Facebook Reveals More Insight Into The News Feed – Full Breakdown

For the first time, in a long time, Facebook has addressed more details regarding the EdgeRank algorithm. Facebook’s news feed product manager Will Cathcart simplified how the news feed works with the following:

1. Prior interaction with an author’s posts: If you like every post by a page that Facebook shows you, it will show you more from that page.

2. Other people’s reactions to a specific post: If others on Facebook are shown a post and ignores it, or complains, it’s less likely to show up on your news feed.

3. Your interaction with posts of the same type in the past: If you always Like photos, there’s a better chance you’ll see a photo posted by a page.

4. If a specific post has received complaints by other users who have seen it, or the page who posted it has received lots of complaints in the past, you’ll be less likely to see that post. This factor became a lot more prevalent with the EdgeRank update in September 2012.

We’re going to break down each component to help provide deeper context into what that means for your brand.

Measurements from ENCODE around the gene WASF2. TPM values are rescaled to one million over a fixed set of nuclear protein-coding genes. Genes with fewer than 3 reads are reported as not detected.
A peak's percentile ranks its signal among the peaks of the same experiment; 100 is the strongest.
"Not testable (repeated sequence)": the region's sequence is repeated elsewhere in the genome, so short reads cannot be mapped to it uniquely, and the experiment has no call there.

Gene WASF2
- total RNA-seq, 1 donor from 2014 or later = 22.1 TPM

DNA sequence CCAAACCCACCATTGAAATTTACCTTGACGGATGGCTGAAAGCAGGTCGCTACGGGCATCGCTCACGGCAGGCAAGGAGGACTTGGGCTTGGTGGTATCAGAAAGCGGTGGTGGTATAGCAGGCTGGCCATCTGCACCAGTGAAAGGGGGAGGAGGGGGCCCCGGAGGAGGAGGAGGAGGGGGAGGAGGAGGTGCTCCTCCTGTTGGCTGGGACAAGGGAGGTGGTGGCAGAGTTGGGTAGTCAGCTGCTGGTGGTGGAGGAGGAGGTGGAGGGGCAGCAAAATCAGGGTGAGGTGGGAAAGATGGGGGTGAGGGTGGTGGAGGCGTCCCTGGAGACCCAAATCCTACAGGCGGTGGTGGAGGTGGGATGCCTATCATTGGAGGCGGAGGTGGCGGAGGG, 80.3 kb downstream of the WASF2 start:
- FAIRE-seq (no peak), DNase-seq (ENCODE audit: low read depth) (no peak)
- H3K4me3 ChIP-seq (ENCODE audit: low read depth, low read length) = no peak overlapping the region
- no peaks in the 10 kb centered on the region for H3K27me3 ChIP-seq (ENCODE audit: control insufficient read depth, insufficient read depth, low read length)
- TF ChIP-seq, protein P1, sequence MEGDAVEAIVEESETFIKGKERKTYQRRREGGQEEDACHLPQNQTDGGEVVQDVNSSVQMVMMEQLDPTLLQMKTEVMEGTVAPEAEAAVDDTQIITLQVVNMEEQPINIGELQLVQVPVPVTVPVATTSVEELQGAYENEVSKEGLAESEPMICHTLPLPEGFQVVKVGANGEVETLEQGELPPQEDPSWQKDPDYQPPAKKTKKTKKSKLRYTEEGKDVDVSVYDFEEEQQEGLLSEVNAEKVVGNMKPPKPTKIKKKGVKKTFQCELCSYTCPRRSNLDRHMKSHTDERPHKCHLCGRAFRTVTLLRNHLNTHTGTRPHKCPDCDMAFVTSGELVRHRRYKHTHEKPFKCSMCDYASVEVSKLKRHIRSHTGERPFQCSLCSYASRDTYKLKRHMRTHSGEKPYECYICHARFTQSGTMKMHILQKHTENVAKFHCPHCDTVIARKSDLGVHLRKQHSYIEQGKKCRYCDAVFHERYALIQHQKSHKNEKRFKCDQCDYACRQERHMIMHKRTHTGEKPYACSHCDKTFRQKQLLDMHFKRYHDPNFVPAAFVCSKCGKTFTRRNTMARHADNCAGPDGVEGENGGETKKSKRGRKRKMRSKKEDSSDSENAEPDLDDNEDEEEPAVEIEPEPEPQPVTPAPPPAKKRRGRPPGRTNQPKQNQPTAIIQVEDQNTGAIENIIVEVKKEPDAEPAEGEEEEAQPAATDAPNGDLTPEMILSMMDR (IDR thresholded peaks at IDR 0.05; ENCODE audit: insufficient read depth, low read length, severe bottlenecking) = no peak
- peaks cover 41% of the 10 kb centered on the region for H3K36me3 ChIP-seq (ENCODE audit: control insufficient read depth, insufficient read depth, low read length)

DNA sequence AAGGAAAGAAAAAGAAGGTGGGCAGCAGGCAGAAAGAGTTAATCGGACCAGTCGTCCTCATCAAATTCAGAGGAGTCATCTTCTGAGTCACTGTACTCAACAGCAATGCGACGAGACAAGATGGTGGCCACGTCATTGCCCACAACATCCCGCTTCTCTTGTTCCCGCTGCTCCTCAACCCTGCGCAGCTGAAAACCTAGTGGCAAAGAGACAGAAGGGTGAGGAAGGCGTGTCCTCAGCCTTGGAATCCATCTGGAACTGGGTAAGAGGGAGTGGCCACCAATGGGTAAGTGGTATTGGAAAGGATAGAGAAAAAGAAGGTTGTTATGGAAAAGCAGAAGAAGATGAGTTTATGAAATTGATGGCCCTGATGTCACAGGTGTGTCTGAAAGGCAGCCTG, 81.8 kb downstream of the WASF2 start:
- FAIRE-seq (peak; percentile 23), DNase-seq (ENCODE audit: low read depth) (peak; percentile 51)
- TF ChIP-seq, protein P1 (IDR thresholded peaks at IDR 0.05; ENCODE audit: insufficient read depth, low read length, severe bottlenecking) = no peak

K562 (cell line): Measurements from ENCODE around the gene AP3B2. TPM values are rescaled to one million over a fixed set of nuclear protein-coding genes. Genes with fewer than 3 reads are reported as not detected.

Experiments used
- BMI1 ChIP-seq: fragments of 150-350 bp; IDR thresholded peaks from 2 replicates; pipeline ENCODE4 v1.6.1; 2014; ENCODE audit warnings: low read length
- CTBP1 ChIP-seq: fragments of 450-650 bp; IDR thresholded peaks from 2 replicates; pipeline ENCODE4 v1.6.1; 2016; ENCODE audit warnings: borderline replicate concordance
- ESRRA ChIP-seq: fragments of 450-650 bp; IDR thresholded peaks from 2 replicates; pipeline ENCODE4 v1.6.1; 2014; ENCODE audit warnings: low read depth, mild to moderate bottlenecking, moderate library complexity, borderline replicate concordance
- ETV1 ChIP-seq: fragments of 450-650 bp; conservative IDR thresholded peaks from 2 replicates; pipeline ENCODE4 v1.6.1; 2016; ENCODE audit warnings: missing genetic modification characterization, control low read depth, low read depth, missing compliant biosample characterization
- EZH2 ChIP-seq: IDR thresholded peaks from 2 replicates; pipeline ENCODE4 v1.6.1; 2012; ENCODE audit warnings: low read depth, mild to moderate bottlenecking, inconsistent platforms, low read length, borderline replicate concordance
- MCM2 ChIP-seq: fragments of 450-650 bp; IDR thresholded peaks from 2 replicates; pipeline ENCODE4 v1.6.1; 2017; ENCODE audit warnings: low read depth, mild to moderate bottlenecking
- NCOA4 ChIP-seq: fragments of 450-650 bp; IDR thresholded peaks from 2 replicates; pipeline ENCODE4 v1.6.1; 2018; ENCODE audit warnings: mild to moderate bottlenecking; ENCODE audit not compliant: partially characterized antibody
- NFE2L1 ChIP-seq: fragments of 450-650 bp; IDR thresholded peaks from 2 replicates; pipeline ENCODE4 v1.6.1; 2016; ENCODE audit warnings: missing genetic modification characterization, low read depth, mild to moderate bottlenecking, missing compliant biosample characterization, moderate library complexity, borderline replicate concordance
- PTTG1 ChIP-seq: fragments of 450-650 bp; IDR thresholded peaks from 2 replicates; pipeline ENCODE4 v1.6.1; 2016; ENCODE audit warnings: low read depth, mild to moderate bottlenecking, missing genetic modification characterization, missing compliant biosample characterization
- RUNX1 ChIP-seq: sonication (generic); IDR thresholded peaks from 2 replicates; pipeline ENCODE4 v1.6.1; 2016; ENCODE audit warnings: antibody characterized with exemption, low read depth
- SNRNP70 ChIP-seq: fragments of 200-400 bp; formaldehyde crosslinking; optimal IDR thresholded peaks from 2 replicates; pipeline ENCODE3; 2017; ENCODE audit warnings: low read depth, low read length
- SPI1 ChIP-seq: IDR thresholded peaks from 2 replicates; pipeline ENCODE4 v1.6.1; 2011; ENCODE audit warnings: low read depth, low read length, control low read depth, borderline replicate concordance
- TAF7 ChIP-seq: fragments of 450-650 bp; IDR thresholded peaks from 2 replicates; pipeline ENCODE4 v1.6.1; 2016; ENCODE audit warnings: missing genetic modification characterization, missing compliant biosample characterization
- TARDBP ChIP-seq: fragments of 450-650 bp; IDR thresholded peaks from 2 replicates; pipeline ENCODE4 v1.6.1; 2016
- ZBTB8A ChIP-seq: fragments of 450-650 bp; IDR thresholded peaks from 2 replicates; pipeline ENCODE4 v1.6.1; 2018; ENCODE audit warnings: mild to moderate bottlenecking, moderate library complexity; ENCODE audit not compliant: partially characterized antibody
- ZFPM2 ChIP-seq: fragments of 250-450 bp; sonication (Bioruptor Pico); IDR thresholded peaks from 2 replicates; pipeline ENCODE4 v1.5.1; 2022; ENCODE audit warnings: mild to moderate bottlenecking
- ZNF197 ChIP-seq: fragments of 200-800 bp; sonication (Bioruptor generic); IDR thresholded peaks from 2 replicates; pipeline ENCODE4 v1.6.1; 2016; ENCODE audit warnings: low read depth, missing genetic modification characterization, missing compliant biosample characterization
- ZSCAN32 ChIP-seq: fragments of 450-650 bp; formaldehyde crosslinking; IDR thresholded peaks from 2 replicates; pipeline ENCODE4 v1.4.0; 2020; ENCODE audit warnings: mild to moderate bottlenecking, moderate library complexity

1. Engagement History (Affinity)

Has this fan engaged with your page’s content before? Facebook wants to determine the likelihood that a fan will engage with your future content. They use historical Engagement to understand the affinity between a fan and a page. This is confirming a long standing concept of EdgeRank.

2. Engagement Totals (The Sum of Edges)

Facebook is looking at a few things on this one: first, they specifically mention people who ignore a post. This metric is ultimately counted within Facebook’s definition of Virality. Are the people who are seeing this post taking the time to engage with it? Facebook’s definition of Virality is often questioned, however in this example it makes sense why they report it the way they do. It should be noted however, that we haven’t typically seen a strong correlation between Virality and Reach.

Facebook also confirms they are looking at Negative Feedback to determine the quality of the post. Mathematically, we look at Negative Feedback as simply another Edge, but with a negative value. We hypothesized that the weight of a Negative Feedback Edge was increased significantly with the most recent EdgeRank change in September 2012. Brands that tend to receive a lot of Negative Feedback might have been impacted more drastically because of this.

3. Historical Content Type (Weight)